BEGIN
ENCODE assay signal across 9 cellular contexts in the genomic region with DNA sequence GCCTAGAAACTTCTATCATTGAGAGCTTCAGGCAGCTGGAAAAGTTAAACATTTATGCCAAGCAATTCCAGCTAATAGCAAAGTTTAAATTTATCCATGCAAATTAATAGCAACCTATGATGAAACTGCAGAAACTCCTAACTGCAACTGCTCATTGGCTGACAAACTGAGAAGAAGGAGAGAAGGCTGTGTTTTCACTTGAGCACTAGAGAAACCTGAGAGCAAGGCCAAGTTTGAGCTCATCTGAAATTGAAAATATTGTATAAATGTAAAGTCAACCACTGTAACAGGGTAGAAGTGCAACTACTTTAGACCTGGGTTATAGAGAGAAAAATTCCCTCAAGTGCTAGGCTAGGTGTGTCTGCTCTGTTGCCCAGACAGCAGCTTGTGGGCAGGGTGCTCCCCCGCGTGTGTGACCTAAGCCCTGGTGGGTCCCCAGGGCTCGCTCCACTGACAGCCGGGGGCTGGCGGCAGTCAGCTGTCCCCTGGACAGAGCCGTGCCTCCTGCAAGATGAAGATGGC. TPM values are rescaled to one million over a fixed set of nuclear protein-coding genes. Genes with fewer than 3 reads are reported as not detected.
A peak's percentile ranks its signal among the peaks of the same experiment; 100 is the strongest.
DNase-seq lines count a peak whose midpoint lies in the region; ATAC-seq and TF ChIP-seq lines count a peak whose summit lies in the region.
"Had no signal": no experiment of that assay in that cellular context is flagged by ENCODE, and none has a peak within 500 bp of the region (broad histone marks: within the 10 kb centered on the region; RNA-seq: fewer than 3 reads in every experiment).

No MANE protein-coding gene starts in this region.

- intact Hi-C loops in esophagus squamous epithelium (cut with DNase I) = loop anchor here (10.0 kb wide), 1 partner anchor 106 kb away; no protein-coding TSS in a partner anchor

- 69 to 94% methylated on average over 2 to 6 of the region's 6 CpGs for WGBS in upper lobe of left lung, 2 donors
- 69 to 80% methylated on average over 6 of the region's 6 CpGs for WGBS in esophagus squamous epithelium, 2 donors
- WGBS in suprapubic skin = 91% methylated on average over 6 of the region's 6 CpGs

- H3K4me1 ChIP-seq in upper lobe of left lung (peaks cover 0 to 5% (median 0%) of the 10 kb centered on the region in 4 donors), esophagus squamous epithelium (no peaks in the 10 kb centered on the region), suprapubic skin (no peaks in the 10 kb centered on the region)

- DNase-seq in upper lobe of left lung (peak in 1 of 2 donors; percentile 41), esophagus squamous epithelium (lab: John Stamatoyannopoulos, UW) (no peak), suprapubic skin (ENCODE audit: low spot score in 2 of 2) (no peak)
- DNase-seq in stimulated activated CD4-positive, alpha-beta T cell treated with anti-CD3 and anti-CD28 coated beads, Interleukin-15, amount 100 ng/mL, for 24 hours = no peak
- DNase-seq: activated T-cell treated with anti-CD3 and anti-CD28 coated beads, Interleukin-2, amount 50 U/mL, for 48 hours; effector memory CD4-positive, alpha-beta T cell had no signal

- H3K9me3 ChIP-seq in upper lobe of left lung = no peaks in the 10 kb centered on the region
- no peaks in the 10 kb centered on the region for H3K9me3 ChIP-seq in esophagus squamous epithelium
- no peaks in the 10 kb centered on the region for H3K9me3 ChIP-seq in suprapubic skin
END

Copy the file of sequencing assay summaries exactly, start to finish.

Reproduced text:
ENCODE assay signal across 9 cellular contexts in the genomic region with DNA sequence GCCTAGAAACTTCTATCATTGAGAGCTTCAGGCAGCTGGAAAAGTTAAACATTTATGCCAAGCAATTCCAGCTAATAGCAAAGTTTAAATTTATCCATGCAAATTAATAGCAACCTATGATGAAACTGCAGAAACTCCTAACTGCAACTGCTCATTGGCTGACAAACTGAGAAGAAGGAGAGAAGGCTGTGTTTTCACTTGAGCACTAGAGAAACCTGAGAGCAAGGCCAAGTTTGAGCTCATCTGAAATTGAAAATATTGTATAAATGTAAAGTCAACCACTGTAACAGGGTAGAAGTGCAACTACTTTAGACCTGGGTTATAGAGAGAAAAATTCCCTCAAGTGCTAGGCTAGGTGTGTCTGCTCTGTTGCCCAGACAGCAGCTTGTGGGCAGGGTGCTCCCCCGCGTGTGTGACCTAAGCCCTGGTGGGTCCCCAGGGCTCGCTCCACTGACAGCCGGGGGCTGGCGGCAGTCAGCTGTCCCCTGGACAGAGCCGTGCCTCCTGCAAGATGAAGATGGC. TPM values are rescaled to one million over a fixed set of nuclear protein-coding genes. Genes with fewer than 3 reads are reported as not detected.
A peak's percentile ranks its signal among the peaks of the same experiment; 100 is the strongest.
DNase-seq lines count a peak whose midpoint lies in the region; ATAC-seq and TF ChIP-seq lines count a peak whose summit lies in the region.
"Had no signal": no experiment of that assay in that cellular context is flagged by ENCODE, and none has a peak within 500 bp of the region (broad histone marks: within the 10 kb centered on the region; RNA-seq: fewer than 3 reads in every experiment).

No MANE protein-coding gene starts in this region.

- intact Hi-C loops in esophagus squamous epithelium (cut with DNase I) = loop anchor here (10.0 kb wide), 1 partner anchor 106 kb away; no protein-coding TSS in a partner anchor

- 69 to 94% methylated on average over 2 to 6 of the region's 6 CpGs for WGBS in upper lobe of left lung, 2 donors
- 69 to 80% methylated on average over 6 of the region's 6 CpGs for WGBS in esophagus squamous epithelium, 2 donors
- WGBS in suprapubic skin = 91% methylated on average over 6 of the region's 6 CpGs

- H3K4me1 ChIP-seq in upper lobe of left lung (peaks cover 0 to 5% (median 0%) of the 10 kb centered on the region in 4 donors), esophagus squamous epithelium (no peaks in the 10 kb centered on the region), suprapubic skin (no peaks in the 10 kb centered on the region)

- DNase-seq in upper lobe of left lung (peak in 1 of 2 donors; percentile 41), esophagus squamous epithelium (lab: John Stamatoyannopoulos, UW) (no peak), suprapubic skin (ENCODE audit: low spot score in 2 of 2) (no peak)
- DNase-seq in stimulated activated CD4-positive, alpha-beta T cell treated with anti-CD3 and anti-CD28 coated beads, Interleukin-15, amount 100 ng/mL, for 24 hours = no peak
- DNase-seq: activated T-cell treated with anti-CD3 and anti-CD28 coated beads, Interleukin-2, amount 50 U/mL, for 48 hours; effector memory CD4-positive, alpha-beta T cell had no signal

- H3K9me3 ChIP-seq in upper lobe of left lung = no peaks in the 10 kb centered on the region
- no peaks in the 10 kb centered on the region for H3K9me3 ChIP-seq in esophagus squamous epithelium
- no peaks in the 10 kb centered on the region for H3K9me3 ChIP-seq in suprapubic skin